June 16, 2024

Finding the art in architecture

Prof. Russ Nordman's work looks at unique architecture. His current focus is on Iowa sites, seen here in his "Iowa Combines" project.

Creston Arts’ latest monthly exhibit features Iowa architecture displayed in a unique light.

“Iowa Combines” is an ongoing project by media arts professor Russ Nordman of the University of Nebraska-Omaha. This is not Nordman’s first “Combines” project.

Prof. Russ Nordman

“I have always been influenced by the desire for symmetry and the quintessential artistic act of the formal merging with the conceptual, the unified whole, the gestalt,” Nordman said. “The “Combines” work examines machines, architecture and technological devices and their complex metaphysical relationship with humans.”

Nordman’s focus for “Iowa Combines” is on distinct historical and architectural sites around Iowa’s 99 counties.

“I have been traveling to counties across the state of Iowa to photograph the unique architecture, historical sites and distinct characteristics of each county,” Nordman said. “The eventual goal is to produce multiple digital collage art works from photographs gathered in each Iowa’s 99 counties.”

Nordman has approximately 11 of the counties completed, and is working on others, including Union County. Completed counties are Blackhawk, Bremer, Butler, Cerro Gordo, Chickasaw, Fayette, Grundy, Hardin, Mitchell, Marshall and Pottawattamie counties.

Nordman has done all his official learning in Iowa, earning a B.A. in art at Wartburg College in 1983, an M.F.A in intermedia and video art at the University of Iowa in 1991 and an M.A. in communications studies, film and video production at the University of Iowa in 2001.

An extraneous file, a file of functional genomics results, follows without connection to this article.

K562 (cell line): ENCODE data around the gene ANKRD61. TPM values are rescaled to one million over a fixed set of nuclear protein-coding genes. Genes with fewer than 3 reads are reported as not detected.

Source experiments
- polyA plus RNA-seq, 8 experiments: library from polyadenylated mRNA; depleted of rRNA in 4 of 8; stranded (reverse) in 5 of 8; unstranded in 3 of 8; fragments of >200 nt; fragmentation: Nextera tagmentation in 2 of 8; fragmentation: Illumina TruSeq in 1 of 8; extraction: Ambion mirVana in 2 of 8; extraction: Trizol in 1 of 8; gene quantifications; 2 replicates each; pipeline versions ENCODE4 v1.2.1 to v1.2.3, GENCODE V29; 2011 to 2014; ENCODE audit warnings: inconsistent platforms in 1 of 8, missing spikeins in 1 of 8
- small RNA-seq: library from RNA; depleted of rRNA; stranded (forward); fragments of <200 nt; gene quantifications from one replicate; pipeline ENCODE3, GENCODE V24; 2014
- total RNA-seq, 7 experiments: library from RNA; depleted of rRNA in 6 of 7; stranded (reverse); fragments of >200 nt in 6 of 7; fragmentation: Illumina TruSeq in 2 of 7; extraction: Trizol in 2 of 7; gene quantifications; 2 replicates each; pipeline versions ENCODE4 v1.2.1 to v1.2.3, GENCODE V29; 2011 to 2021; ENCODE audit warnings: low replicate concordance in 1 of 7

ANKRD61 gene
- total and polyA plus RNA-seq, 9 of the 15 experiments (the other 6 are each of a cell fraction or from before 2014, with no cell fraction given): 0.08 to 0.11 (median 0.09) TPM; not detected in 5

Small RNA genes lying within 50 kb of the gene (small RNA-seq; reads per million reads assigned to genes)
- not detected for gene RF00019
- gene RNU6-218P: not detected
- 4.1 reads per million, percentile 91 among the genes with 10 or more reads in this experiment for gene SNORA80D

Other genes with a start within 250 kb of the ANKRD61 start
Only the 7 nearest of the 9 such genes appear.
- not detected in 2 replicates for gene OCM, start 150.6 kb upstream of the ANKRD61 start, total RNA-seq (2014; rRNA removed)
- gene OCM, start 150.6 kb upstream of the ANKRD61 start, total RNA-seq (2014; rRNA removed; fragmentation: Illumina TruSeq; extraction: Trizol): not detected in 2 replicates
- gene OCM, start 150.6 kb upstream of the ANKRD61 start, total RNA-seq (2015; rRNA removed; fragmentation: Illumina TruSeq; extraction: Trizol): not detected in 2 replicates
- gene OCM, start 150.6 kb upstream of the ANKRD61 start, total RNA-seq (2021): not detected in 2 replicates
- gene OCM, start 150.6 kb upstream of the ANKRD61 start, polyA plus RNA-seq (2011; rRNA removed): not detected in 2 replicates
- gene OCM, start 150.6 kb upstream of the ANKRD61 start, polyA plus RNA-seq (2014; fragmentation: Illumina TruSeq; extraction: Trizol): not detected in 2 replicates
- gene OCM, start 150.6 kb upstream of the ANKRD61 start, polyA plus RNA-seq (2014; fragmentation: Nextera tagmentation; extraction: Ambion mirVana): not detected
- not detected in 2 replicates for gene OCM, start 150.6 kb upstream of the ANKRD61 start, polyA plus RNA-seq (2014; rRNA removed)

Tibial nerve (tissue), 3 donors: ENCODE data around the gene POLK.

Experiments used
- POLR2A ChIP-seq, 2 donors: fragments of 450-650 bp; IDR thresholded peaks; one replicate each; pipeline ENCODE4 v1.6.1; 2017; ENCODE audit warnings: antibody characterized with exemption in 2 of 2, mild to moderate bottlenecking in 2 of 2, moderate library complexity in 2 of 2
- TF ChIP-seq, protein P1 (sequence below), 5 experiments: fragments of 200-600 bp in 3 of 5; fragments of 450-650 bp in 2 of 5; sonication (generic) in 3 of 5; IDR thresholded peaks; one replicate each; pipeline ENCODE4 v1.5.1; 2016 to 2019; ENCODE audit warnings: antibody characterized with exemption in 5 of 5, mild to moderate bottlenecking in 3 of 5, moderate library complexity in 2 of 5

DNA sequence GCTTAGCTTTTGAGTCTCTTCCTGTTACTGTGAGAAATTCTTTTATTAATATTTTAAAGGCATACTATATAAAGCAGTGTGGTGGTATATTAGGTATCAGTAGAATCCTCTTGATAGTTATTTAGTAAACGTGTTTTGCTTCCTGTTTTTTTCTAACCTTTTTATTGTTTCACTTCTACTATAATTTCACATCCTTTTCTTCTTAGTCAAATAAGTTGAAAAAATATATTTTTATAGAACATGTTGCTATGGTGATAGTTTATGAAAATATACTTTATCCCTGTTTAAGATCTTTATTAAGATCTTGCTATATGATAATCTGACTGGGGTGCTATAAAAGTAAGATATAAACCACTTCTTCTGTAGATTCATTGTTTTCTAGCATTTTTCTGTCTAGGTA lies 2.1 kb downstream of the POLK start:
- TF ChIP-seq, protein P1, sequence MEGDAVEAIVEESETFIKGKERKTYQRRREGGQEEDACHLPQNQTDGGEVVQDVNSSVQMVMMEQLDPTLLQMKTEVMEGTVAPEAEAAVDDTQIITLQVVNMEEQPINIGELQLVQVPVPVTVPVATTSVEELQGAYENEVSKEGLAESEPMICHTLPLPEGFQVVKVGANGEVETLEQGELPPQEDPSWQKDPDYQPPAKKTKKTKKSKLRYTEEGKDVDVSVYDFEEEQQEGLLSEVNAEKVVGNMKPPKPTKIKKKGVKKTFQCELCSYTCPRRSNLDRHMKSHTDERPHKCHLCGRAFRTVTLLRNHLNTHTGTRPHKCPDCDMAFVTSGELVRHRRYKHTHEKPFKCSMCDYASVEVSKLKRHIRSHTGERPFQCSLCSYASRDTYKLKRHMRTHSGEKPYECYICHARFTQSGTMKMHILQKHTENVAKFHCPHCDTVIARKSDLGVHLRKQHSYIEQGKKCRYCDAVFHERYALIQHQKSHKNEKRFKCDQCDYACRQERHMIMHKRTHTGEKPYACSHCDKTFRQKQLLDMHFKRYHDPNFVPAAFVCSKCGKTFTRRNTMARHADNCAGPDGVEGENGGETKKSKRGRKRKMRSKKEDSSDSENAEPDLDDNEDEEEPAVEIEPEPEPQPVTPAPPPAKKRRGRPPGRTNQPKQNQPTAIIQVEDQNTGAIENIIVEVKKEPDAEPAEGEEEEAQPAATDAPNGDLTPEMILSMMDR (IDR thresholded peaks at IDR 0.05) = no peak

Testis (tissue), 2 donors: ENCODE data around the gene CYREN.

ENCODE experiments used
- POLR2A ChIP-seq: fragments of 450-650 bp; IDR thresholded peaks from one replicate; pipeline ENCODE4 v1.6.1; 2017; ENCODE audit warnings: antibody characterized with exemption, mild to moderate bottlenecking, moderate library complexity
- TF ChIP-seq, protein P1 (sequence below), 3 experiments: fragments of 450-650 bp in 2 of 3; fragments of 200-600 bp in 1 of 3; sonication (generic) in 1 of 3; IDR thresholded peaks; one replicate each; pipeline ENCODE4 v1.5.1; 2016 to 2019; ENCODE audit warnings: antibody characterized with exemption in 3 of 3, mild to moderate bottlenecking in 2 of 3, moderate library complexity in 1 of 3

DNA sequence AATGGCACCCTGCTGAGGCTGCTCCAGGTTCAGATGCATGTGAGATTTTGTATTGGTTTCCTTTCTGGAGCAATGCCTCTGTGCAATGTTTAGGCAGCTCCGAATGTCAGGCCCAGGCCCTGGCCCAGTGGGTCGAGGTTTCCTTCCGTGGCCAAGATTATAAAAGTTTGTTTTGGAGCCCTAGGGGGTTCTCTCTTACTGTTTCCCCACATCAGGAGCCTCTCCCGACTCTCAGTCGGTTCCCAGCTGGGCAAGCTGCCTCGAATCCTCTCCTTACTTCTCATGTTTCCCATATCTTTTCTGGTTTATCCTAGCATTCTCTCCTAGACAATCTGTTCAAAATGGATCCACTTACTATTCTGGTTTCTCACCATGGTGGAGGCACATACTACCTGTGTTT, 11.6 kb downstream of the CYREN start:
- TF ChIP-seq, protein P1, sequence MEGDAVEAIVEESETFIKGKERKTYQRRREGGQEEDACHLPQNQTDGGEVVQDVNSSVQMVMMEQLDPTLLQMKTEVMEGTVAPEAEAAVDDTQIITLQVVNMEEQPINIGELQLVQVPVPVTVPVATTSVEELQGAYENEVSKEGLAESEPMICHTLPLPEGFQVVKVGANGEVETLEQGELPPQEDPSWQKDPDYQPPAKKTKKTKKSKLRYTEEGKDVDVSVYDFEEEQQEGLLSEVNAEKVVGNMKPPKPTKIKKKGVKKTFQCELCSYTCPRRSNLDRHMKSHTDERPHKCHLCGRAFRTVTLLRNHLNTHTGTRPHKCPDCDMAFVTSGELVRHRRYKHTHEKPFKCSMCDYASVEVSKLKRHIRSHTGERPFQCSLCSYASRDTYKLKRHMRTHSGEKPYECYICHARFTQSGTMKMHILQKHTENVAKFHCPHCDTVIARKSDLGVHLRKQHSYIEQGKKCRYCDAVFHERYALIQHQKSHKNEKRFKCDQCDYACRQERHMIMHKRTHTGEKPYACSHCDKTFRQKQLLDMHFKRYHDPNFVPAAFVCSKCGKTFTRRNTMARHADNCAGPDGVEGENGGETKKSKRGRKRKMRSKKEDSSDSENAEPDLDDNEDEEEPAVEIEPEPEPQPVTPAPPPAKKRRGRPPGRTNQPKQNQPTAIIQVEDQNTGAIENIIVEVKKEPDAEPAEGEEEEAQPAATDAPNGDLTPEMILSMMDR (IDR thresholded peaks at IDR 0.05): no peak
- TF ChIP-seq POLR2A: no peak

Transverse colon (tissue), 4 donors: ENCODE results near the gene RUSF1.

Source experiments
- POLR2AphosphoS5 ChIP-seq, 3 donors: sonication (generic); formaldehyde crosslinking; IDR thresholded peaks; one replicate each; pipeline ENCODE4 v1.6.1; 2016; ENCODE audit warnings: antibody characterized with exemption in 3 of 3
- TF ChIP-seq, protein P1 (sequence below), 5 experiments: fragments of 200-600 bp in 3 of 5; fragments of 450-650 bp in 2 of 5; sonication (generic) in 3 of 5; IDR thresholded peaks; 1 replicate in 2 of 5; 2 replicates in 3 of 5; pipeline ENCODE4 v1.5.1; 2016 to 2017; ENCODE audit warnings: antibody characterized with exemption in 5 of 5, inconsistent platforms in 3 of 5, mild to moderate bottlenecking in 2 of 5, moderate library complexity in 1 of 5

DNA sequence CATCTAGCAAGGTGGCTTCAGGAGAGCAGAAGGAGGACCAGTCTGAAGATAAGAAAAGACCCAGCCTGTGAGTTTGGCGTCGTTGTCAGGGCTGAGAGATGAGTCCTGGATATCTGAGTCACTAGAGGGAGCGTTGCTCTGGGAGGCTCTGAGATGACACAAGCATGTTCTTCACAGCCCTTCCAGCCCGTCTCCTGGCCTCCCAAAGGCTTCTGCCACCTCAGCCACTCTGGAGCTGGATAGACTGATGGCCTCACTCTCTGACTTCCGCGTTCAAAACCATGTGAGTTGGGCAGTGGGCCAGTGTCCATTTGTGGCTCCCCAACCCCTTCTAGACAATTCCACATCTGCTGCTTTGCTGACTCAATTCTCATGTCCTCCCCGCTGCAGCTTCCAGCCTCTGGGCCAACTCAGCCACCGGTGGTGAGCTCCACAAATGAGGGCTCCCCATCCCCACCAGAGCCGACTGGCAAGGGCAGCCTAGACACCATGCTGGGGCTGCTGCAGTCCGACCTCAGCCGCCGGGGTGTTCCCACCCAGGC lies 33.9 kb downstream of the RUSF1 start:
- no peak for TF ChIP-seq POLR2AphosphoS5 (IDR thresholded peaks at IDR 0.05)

Along with schooling, Nordman was on the board of directors at Public Access Television in Iowa City from 1998 to 1999 and was the co-founder and technical director of the video series “Echotrope” from 2003 to 2010. He has served as a professor of media arts in Omaha since 2002.

In Nordman’s personal statement, he says that in all his work, he “transforms observations of the ordinary and the everyday into contemplative and imaginary commentary on the human experience.”

Before coming to the Creston Arts’ gallery in the Restored Depot, Nordman’s work has been exhibited at the California Museum of Photography, the Des Moines Art Center and the Bemis Center for Contemporary Arts.

Nordman’s work will be on display for the rest of June. The art gallery at the Restored Depot is open 9 a.m. to 4 p.m. Monday through Friday.

Erin Henze

Originally from Wisconsin, Erin is a recent graduate from UW-Stevens Point. Outside of writing, she loves to read and travel.